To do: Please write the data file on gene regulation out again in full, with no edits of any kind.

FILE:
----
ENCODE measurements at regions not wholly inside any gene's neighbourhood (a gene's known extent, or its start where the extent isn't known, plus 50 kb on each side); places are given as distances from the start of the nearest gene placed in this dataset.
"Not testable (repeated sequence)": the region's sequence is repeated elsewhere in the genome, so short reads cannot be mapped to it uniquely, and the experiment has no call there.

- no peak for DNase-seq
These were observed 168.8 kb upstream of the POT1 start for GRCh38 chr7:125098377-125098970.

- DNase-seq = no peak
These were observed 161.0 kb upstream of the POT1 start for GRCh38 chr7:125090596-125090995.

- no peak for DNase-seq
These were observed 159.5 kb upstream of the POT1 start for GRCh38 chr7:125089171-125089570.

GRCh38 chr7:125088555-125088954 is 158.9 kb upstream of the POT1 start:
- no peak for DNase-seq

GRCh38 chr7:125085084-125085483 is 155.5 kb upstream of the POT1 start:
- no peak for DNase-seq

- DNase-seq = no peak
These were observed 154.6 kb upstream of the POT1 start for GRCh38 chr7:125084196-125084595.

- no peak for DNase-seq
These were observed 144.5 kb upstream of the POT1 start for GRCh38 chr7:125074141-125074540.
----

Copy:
ENCODE measurements at regions not wholly inside any gene's neighbourhood (a gene's known extent, or its start where the extent isn't known, plus 50 kb on each side); places are given as distances from the start of the nearest gene placed in this dataset.
"Not testable (repeated sequence)": the region's sequence is repeated elsewhere in the genome, so short reads cannot be mapped to it uniquely, and the experiment has no call there.

- no peak for DNase-seq
These were observed 168.8 kb upstream of the POT1 start for GRCh38 chr7:125098377-125098970.

- DNase-seq = no peak
These were observed 161.0 kb upstream of the POT1 start for GRCh38 chr7:125090596-125090995.

- no peak for DNase-seq
These were observed 159.5 kb upstream of the POT1 start for GRCh38 chr7:125089171-125089570.

GRCh38 chr7:125088555-125088954 is 158.9 kb upstream of the POT1 start:
- no peak for DNase-seq

GRCh38 chr7:125085084-125085483 is 155.5 kb upstream of the POT1 start:
- no peak for DNase-seq

- DNase-seq = no peak
These were observed 154.6 kb upstream of the POT1 start for GRCh38 chr7:125084196-125084595.

- no peak for DNase-seq
These were observed 144.5 kb upstream of the POT1 start for GRCh38 chr7:125074141-125074540.